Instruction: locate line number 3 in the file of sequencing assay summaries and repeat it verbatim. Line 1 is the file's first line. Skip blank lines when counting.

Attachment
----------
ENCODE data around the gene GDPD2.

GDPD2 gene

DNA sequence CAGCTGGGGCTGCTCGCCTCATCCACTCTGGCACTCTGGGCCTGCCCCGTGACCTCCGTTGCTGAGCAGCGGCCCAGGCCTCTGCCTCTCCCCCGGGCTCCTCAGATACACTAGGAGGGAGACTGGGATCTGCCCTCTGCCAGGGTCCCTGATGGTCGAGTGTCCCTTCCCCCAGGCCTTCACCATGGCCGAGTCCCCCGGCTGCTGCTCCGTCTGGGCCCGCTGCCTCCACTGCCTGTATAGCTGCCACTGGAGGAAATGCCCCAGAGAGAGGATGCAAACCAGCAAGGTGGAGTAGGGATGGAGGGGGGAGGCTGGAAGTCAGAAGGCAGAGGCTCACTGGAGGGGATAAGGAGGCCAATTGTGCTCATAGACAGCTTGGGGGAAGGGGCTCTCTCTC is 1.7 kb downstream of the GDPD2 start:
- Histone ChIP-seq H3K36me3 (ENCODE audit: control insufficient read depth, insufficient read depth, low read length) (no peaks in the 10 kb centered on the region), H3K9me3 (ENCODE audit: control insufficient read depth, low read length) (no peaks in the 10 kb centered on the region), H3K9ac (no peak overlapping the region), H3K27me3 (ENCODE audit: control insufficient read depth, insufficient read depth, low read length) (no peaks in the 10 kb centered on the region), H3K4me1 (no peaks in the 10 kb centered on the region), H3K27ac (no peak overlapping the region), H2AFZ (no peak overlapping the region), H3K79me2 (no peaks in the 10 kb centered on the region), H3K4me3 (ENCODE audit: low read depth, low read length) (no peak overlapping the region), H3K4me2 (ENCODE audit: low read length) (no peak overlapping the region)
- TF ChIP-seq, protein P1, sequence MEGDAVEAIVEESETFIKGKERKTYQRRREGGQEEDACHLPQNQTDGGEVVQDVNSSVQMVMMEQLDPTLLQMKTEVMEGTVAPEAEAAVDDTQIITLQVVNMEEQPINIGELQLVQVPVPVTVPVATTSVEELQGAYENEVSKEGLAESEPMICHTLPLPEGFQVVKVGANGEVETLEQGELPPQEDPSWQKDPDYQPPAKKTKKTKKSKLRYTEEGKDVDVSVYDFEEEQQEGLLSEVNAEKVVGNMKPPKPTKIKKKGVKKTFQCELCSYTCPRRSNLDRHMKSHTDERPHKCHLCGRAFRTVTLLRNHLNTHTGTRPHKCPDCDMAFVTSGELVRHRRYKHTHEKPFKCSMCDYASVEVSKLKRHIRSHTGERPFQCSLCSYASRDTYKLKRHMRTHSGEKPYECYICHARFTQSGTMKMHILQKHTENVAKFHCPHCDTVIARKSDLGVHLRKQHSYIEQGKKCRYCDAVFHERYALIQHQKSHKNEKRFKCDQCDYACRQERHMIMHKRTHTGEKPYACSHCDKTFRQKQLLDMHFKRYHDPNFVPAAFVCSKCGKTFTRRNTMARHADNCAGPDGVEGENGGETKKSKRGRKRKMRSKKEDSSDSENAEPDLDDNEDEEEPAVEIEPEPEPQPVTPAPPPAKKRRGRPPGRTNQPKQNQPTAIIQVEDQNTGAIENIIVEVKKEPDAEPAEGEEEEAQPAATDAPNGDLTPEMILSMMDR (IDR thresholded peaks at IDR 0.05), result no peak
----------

DNA sequence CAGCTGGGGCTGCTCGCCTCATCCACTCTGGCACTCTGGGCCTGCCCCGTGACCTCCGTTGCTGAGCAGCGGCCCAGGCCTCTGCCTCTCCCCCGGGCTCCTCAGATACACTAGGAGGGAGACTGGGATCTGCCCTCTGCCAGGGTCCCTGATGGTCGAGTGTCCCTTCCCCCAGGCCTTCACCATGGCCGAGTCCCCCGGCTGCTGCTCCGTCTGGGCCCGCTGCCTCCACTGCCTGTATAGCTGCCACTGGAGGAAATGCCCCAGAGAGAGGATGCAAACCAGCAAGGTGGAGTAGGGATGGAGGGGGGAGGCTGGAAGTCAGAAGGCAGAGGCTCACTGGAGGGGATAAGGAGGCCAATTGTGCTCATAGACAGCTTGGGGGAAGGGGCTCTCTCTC is 1.7 kb downstream of the GDPD2 start: